The scientific interest in gaseous molecules started in 1980 with the reports of endotheliumdependent vasorelaxation,which led to the unequivocal identification of EDRF as nitric oxide {NO) [1-3]. Since the discovery that NO acts as a potent regulator of many processes, including vascular tone, neurotransmission, inflammation, intensive investigation has followed on the role(s) of NO in inducible gene regulation[4]. A major mechanism for NO-mediated signaling effects involves the activation of soluble guanylate cyclase (sGQ, leading to enhanced cGMP formation [S}.Strikingly however, it was known for a longer time, that cells can produce another endogenous gaseous molecule by an enzymatic reaction initially described by Tenhunen and Schmid in 1968: the catalytic breakdown of heme by the microsomal heme oxygenase (HO) enzyme system which releases carbon monoxide (CO) [6,7]. In the past decade, the interest in HO isozymes shifted from their metabolic function of heme degradation to another critical physiological function as a cytoprotective chaperone in numerous models of cellular stress [4, 8]. Heme oxygenases catalyze the rate-limiting step in the metabolic conversion of heme to the bile pigments (i.e., biliverdin and bilirubin) and generate equimolar amounts of biliverdin, iron and carbon monoxide (CO).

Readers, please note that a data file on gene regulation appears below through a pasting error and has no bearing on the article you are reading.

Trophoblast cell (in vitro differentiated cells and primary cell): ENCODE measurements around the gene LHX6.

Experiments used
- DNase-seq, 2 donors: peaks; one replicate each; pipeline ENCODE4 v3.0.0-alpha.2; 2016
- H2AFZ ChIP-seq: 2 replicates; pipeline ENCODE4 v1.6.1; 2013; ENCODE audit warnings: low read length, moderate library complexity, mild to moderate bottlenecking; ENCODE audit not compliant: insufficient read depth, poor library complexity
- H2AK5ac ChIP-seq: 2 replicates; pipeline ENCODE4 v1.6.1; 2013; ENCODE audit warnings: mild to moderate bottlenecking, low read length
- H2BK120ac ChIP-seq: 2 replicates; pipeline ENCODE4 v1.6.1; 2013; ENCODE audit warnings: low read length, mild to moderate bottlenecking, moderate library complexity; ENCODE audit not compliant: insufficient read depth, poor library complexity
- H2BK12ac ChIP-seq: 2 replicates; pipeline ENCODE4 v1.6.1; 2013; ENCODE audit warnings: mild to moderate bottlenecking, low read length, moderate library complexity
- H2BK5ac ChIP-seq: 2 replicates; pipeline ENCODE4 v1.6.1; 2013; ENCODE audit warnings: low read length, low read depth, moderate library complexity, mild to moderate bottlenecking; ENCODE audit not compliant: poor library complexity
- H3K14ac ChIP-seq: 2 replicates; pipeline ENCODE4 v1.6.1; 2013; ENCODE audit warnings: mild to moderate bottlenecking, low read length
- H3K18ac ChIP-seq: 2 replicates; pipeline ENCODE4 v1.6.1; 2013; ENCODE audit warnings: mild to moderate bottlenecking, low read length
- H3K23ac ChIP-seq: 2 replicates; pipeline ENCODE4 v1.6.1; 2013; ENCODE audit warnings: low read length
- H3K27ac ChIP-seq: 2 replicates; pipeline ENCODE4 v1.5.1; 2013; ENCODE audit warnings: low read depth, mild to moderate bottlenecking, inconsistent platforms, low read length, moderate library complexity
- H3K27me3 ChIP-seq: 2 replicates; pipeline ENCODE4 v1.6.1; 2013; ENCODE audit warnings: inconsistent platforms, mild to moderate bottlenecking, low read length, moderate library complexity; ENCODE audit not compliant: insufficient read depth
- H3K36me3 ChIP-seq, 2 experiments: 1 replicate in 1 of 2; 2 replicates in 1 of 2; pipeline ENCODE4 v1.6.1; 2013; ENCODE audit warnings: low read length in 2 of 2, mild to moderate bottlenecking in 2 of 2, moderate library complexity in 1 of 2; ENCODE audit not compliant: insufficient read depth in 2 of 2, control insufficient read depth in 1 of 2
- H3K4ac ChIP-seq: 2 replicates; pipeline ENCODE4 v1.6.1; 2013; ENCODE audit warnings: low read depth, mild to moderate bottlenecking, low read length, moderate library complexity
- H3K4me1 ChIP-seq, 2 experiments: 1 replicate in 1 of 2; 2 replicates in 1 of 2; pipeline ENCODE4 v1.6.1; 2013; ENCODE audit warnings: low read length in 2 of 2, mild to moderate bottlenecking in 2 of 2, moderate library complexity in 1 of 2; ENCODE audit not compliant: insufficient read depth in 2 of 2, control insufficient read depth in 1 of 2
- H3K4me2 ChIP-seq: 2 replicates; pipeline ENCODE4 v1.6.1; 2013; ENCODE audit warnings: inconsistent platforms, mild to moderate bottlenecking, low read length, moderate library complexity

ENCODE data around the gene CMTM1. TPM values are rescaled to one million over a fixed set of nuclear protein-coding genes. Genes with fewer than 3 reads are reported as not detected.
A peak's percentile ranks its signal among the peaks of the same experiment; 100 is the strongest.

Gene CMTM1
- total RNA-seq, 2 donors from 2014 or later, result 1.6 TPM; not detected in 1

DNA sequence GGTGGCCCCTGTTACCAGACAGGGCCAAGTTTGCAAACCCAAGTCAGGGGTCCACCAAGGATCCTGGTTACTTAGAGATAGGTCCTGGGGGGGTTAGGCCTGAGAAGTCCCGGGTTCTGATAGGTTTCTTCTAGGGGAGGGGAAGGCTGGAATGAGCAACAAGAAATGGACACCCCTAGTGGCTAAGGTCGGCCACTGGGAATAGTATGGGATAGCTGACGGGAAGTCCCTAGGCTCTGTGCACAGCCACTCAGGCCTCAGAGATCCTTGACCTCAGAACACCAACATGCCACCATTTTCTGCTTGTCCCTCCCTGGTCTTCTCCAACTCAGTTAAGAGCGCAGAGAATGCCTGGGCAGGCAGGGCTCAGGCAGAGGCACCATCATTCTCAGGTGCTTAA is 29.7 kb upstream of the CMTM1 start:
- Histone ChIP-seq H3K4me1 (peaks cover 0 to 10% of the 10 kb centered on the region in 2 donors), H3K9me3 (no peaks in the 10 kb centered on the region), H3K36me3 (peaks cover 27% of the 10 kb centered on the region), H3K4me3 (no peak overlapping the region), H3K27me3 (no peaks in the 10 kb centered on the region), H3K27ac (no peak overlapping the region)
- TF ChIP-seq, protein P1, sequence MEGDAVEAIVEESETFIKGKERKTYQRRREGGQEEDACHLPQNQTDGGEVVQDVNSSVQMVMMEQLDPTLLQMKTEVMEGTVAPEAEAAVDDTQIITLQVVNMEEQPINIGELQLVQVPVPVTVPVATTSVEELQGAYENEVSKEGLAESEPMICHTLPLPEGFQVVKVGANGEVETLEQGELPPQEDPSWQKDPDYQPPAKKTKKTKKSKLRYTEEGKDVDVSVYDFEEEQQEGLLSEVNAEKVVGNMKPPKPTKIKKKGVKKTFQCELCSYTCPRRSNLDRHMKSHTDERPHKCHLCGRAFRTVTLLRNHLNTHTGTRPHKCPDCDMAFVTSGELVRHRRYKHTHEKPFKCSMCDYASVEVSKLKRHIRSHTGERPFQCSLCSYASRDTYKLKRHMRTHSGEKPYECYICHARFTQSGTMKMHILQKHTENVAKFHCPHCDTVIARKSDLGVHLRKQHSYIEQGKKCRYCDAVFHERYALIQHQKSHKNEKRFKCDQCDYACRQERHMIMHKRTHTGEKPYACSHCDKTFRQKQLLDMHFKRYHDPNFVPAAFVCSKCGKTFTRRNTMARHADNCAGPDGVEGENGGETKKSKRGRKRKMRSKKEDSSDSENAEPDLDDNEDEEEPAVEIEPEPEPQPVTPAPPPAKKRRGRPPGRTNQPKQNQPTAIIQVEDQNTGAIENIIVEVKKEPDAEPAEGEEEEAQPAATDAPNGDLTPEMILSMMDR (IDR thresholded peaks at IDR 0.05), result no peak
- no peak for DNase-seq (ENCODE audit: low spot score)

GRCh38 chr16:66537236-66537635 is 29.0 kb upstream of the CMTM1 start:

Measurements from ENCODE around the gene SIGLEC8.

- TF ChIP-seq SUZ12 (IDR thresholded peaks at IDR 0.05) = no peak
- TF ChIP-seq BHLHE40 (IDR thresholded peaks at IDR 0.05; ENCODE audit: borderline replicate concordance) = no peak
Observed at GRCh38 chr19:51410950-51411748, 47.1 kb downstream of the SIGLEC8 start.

Additional Metadata
Keywords cardiovascular diseases, cardiology, hematology, gene expression, oxygenase
Promotor M.L. Simoons (Maarten)
Publisher Erasmus University Rotterdam
Sponsor Financial support by the Netherlands Heart Foundation for the publication of this thesis is gratefully acknowledged"
ISBN 978-90-90-24287-3
Persistent URL hdl.handle.net/1765/77018
Noordeloos, A. (2009, June 18). Molecular mechanisms of heme oxygenase-1 mediated cytoprotection in cardiovascular disease. Erasmus University Rotterdam. Retrieved from http://hdl.handle.net/1765/77018